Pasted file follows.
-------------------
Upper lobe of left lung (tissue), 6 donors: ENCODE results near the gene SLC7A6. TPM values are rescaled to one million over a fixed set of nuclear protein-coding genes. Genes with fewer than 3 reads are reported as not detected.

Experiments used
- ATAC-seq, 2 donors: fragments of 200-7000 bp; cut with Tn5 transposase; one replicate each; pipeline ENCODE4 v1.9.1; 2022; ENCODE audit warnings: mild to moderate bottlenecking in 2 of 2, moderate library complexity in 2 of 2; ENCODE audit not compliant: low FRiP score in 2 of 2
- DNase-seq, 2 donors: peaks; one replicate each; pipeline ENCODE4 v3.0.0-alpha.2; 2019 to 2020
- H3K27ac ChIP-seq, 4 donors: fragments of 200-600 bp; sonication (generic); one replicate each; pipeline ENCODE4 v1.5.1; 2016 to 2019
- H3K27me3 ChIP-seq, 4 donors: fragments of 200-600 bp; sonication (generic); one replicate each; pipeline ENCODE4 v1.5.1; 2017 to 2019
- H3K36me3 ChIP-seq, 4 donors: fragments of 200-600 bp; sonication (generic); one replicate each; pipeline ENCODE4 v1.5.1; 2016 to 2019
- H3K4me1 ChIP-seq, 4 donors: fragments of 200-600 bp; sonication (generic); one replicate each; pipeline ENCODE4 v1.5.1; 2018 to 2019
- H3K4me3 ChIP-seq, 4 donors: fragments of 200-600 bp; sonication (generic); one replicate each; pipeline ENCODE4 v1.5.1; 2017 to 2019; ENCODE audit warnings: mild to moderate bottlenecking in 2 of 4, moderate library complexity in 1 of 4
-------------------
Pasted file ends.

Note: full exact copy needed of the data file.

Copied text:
Upper lobe of left lung (tissue), 6 donors: ENCODE results near the gene SLC7A6. TPM values are rescaled to one million over a fixed set of nuclear protein-coding genes. Genes with fewer than 3 reads are reported as not detected.

Experiments used
- ATAC-seq, 2 donors: fragments of 200-7000 bp; cut with Tn5 transposase; one replicate each; pipeline ENCODE4 v1.9.1; 2022; ENCODE audit warnings: mild to moderate bottlenecking in 2 of 2, moderate library complexity in 2 of 2; ENCODE audit not compliant: low FRiP score in 2 of 2
- DNase-seq, 2 donors: peaks; one replicate each; pipeline ENCODE4 v3.0.0-alpha.2; 2019 to 2020
- H3K27ac ChIP-seq, 4 donors: fragments of 200-600 bp; sonication (generic); one replicate each; pipeline ENCODE4 v1.5.1; 2016 to 2019
- H3K27me3 ChIP-seq, 4 donors: fragments of 200-600 bp; sonication (generic); one replicate each; pipeline ENCODE4 v1.5.1; 2017 to 2019
- H3K36me3 ChIP-seq, 4 donors: fragments of 200-600 bp; sonication (generic); one replicate each; pipeline ENCODE4 v1.5.1; 2016 to 2019
- H3K4me1 ChIP-seq, 4 donors: fragments of 200-600 bp; sonication (generic); one replicate each; pipeline ENCODE4 v1.5.1; 2018 to 2019
- H3K4me3 ChIP-seq, 4 donors: fragments of 200-600 bp; sonication (generic); one replicate each; pipeline ENCODE4 v1.5.1; 2017 to 2019; ENCODE audit warnings: mild to moderate bottlenecking in 2 of 4, moderate library complexity in 1 of 4